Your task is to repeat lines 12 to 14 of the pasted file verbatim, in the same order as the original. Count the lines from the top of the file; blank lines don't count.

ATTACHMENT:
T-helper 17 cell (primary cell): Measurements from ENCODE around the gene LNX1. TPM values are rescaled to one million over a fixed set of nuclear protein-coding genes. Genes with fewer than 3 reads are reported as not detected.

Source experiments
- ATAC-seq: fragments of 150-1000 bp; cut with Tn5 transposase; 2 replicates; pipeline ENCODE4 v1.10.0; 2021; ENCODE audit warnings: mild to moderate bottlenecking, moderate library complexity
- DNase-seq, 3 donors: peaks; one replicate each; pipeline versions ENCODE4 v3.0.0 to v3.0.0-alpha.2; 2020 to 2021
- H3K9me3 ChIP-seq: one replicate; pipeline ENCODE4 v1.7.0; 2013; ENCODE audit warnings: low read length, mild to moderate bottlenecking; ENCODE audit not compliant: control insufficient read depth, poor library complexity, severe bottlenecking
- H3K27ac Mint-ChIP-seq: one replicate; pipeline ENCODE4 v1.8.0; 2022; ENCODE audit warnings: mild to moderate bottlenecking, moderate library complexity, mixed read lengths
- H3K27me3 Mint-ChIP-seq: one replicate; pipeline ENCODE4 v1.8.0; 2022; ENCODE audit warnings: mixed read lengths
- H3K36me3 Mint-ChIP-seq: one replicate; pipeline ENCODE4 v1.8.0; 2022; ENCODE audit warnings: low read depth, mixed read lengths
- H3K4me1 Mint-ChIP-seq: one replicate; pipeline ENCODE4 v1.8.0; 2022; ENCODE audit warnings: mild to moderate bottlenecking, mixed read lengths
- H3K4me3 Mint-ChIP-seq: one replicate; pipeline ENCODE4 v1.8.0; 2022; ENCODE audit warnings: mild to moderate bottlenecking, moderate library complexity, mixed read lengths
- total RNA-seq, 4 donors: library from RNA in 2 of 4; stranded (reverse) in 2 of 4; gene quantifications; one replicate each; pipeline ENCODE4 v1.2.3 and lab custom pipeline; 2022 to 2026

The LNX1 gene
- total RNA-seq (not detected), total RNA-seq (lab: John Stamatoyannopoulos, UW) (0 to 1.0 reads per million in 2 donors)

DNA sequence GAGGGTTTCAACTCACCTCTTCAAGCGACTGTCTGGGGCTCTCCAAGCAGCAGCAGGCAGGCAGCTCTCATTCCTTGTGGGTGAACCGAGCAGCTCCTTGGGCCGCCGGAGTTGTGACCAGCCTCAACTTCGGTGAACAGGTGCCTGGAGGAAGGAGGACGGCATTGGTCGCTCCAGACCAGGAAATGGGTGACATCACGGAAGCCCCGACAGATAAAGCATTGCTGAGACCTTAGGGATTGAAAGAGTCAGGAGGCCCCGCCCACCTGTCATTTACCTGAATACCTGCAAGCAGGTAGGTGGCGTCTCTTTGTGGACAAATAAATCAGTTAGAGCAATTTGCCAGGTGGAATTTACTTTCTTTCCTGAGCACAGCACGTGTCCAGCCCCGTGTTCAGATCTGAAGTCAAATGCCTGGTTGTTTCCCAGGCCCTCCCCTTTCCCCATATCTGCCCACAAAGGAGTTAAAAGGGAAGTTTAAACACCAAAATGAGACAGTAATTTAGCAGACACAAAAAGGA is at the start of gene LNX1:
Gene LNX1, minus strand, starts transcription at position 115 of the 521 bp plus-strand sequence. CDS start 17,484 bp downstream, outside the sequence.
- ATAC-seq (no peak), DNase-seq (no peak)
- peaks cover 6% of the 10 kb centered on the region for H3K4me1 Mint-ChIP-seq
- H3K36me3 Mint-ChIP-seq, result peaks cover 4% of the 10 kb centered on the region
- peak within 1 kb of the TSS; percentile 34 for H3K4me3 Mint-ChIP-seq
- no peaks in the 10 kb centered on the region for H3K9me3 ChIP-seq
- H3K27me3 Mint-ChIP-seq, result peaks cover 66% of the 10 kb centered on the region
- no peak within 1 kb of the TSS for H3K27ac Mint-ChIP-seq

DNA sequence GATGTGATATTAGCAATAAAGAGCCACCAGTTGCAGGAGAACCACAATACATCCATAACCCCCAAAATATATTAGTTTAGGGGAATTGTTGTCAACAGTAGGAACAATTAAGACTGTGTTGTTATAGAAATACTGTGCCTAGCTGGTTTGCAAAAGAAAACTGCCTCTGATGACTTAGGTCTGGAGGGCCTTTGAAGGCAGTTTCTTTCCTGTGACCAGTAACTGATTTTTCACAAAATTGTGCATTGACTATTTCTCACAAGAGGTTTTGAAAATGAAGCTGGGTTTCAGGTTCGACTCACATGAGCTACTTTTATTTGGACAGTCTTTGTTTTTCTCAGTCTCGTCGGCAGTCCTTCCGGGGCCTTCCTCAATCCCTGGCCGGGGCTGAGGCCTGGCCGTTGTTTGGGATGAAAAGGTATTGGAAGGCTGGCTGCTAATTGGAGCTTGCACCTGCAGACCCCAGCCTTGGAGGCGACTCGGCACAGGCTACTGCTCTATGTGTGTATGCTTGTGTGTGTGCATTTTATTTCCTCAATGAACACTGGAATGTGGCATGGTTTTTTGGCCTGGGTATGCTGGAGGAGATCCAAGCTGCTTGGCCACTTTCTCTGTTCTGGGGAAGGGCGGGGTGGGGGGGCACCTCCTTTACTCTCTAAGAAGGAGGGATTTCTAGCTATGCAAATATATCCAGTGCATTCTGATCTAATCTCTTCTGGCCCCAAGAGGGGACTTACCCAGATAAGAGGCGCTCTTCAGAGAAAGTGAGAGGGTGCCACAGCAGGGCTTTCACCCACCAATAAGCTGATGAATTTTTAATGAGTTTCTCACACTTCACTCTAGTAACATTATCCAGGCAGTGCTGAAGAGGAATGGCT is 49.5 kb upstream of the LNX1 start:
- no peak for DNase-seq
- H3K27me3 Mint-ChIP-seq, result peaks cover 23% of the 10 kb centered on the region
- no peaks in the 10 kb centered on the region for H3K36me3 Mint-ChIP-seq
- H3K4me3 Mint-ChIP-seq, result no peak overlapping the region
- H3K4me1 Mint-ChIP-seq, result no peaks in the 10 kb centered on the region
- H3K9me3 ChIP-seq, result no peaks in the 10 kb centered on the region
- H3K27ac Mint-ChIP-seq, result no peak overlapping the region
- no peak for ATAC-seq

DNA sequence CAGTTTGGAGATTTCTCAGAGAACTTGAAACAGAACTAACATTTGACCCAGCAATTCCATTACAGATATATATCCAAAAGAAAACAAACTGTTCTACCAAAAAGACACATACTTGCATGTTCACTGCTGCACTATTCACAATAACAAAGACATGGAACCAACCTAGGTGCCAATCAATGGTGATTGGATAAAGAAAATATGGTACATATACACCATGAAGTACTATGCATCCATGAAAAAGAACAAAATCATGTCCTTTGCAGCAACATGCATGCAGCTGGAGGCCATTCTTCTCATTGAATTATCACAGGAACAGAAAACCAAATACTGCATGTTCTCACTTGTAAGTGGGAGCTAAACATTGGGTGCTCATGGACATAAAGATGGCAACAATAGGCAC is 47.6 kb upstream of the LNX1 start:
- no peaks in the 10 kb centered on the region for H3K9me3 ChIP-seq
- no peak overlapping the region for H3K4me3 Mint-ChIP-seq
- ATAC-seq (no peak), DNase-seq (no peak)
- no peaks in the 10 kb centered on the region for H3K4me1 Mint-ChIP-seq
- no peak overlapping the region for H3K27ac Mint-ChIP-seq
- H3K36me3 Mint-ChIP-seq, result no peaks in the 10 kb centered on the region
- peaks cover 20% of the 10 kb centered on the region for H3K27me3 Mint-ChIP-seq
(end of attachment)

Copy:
The LNX1 gene
- total RNA-seq (not detected), total RNA-seq (lab: John Stamatoyannopoulos, UW) (0 to 1.0 reads per million in 2 donors)

DNA sequence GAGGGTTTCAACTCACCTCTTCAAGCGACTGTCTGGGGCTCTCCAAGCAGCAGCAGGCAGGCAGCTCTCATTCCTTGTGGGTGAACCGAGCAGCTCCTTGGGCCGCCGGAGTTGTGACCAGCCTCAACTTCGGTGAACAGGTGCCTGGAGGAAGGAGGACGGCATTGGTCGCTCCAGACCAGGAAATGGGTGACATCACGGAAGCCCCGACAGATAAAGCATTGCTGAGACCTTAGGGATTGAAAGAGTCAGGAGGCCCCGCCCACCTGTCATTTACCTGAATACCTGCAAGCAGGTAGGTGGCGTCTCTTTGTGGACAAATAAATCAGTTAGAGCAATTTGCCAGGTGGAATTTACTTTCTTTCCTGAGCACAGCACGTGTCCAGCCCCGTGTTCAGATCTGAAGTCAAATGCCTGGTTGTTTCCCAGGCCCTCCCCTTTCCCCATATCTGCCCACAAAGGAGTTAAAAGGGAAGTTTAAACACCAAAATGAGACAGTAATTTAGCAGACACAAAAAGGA is at the start of gene LNX1: